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  1. Values and Further Education.John Halliday - 1996 - British Journal of Educational Studies 44 (1):66-81.
    This paper is a philosophically informed contribution to debate about the values that might inform and be communicated by a further education. It includes a historical review of the concern of colleges of further education with economic and personal development that was reflected in the distinction between vocational and liberal studies. This distinction is seen to arise out of a mistaken epistemology which attempts to distinguish once and for all as it were, objective facts from subjective values. As instrumentalism came (...)
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  • Cooperating in Their Own Deprofessionalisaton? On the Need to Recognise the 'Public' and 'Ecological' Roles of the Teaching Profession.Mike Bottery & Nigel Wright - 1996 - British Journal of Educational Studies 44 (1):82-98.
    This paper argues that two areas vital to the teaching profession's own development and to the development of its standing in society have been neglected in inservice education and training. The first, an understanding and development of the ' public ' dimension of teaching, suggests that teachers have duties and concerns which transcend those of professionals in the private sector because the public domain is a necessary focus for the promotion of collective life as opposed to individual interests. The second, (...)
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  • Learning Moral Commitment in Higher Education?Gerald Collier - 1997 - Journal of Moral Education 26 (1):73-83.
    Abstract Britain is faced with many intractible problems. These call for detailed analysis, but equally also for examination of the values that inform them and the influences that shape those values. The present paper assumes, first, that the most fundamental of the values to be considered are those??such as integrity??which sustain probity in public life; secondly, that it is important to explore in what ways universities are likely to influence students? moral commitments; thirdly, that moral values are properly regarded as (...)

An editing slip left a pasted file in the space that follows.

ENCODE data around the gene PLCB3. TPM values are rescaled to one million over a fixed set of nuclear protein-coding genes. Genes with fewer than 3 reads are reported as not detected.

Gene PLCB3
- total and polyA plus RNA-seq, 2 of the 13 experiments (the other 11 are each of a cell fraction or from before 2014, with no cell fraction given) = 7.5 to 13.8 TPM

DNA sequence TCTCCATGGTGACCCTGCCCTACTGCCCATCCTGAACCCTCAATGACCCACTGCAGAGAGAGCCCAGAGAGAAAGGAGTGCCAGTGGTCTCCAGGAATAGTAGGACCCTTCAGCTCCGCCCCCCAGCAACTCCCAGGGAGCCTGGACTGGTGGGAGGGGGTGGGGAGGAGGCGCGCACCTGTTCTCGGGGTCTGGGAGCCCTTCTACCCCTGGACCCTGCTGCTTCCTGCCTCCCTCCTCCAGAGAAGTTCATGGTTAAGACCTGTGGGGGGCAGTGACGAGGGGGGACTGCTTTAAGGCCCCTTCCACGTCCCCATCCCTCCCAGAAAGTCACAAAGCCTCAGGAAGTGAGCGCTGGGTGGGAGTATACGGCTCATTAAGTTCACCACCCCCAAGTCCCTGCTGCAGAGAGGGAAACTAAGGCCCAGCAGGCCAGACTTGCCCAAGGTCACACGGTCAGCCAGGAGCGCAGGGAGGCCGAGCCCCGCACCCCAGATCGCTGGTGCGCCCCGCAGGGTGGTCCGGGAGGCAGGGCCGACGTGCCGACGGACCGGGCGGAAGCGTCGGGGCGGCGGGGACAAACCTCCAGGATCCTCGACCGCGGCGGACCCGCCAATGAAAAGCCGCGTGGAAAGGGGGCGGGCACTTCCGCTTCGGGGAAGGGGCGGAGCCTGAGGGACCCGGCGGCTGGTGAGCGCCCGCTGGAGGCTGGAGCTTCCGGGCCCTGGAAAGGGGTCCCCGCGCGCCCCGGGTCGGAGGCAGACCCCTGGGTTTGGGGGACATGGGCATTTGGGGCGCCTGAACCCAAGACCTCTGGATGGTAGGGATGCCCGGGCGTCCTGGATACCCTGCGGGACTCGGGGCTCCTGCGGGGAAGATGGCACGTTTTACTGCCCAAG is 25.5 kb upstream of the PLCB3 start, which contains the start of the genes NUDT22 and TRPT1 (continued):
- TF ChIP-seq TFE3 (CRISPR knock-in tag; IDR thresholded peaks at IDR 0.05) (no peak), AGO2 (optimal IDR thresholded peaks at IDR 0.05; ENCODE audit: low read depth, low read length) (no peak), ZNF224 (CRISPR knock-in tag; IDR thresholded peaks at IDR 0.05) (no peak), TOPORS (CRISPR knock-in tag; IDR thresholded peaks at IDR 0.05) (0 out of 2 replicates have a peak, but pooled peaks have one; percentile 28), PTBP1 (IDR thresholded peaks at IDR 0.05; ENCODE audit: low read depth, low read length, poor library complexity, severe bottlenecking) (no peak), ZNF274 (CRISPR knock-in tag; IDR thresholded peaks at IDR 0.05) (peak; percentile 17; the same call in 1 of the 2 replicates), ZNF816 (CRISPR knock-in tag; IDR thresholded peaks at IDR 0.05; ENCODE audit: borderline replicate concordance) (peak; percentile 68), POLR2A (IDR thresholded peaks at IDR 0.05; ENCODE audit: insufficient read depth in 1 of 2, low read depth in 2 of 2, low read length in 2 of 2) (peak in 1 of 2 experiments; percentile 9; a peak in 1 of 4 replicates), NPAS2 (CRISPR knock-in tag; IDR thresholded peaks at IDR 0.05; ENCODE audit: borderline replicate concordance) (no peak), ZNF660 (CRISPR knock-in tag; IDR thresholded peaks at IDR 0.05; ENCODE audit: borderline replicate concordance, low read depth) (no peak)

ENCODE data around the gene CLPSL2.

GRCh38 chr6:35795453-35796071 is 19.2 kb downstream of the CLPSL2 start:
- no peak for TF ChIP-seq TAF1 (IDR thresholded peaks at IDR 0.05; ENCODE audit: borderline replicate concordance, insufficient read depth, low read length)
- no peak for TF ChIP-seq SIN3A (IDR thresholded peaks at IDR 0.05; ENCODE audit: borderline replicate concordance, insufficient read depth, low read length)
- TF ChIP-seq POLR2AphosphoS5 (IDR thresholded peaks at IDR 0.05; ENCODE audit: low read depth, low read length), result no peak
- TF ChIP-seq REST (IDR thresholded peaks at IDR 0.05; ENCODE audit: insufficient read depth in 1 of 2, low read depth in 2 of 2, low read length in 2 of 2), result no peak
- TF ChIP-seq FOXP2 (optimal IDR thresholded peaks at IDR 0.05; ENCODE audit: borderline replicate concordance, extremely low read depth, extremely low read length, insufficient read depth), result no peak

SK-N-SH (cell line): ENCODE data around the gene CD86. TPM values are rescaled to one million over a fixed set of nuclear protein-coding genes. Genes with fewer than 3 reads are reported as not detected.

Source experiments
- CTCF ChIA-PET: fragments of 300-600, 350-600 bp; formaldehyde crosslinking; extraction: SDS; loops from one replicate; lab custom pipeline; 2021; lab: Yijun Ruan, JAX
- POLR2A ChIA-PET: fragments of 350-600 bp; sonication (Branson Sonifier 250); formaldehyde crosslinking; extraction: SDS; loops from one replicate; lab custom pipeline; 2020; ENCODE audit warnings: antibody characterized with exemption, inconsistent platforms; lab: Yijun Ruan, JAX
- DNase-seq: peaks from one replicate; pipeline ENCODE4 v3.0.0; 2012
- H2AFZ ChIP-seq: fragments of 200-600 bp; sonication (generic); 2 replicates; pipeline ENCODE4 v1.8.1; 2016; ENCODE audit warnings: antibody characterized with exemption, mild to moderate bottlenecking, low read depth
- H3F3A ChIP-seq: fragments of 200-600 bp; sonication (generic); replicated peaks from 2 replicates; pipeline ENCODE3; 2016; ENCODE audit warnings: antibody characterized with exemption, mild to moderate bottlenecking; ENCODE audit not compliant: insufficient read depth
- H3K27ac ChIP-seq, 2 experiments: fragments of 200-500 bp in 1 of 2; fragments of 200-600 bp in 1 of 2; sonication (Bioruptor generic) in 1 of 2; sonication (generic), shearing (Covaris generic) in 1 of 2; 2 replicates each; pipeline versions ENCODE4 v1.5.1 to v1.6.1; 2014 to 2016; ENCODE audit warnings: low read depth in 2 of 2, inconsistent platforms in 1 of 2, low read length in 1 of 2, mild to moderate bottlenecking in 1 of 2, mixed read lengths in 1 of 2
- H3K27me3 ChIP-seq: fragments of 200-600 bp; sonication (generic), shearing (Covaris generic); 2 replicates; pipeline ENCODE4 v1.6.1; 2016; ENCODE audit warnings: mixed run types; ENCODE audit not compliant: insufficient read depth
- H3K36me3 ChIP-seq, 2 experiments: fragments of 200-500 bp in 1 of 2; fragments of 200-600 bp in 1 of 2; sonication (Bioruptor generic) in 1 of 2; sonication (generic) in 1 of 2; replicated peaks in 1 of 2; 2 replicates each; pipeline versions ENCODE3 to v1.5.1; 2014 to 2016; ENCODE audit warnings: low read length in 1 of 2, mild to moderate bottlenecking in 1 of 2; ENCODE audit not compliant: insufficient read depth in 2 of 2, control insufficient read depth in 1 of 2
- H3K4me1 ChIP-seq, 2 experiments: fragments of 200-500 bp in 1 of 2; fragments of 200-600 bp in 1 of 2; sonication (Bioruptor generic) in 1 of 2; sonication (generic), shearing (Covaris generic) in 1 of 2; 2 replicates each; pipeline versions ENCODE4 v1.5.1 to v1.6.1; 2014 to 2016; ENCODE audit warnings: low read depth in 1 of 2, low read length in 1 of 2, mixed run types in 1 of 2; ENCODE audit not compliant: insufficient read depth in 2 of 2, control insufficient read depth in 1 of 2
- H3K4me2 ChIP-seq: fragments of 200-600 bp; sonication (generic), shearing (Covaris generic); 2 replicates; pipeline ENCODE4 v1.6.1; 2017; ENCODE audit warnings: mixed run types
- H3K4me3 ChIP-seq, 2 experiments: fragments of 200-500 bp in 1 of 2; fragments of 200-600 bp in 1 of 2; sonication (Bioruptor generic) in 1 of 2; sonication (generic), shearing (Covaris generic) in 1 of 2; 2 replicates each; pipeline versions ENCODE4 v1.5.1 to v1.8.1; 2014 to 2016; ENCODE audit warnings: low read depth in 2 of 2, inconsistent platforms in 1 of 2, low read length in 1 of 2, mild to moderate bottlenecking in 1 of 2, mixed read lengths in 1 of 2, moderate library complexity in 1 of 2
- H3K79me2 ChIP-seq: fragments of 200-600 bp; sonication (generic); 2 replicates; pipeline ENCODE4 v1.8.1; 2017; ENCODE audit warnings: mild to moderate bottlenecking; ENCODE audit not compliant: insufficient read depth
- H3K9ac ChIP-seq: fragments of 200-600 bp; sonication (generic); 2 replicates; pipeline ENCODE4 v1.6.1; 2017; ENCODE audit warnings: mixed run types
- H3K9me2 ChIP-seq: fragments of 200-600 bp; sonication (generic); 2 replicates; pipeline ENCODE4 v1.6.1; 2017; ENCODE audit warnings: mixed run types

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  • Cooperating in Their Own Deprofessionalisaton? On the Need to Recognise the ‘Public and ‘Ecological’ Roles of the Teaching Profession.Mike Bottery & Nigel Wright - 1996 - British Journal of Educational Studies 44 (1):82-98.
    This paper argues that two areas vital to the teaching profession's own development and to the development of its standing in society have been neglected in inservice education and training. The first, an understanding and development of the 'public' dimension of teaching, suggests that teachers have duties and concerns which transcend those of professionals in the private sector because the public domain is a necessary focus for the promotion of collective life as opposed to individual interests. The second, an appreciation (...)
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  • The Field of Educational Administration in England.Helen M. Gunter - 2012 - British Journal of Educational Studies 60 (4):337-356.
    Based on over twenty years of empirical and intellectual work about knowledge production in the field of educational administration, I examine the origins and development of the canon, methodologies and knowledge workers in England. I focus on the field as being primarily concerned with professional activity and how and why this was established from the 1960s, and the way knowledge workers have variously positioned themselves over time and in context. Using a case study of knowledge production at the time of (...)
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  • Values and Further Education.John Halliday - 1996 - British Journal of Educational Studies 44 (1):66-81.
    This paper is a philosophically informed contribution to debate about the values that might inform and be communicated by a further education. It includes a historical review of the concern of colleges of further education with economic and personal development that was reflected in the distinction between vocational and liberal studies. This distinction is seen to arise out of a mistaken epistemology which attempts to distinguish once and for all as it were, objective facts from subjective values. As instrumentalism came (...)
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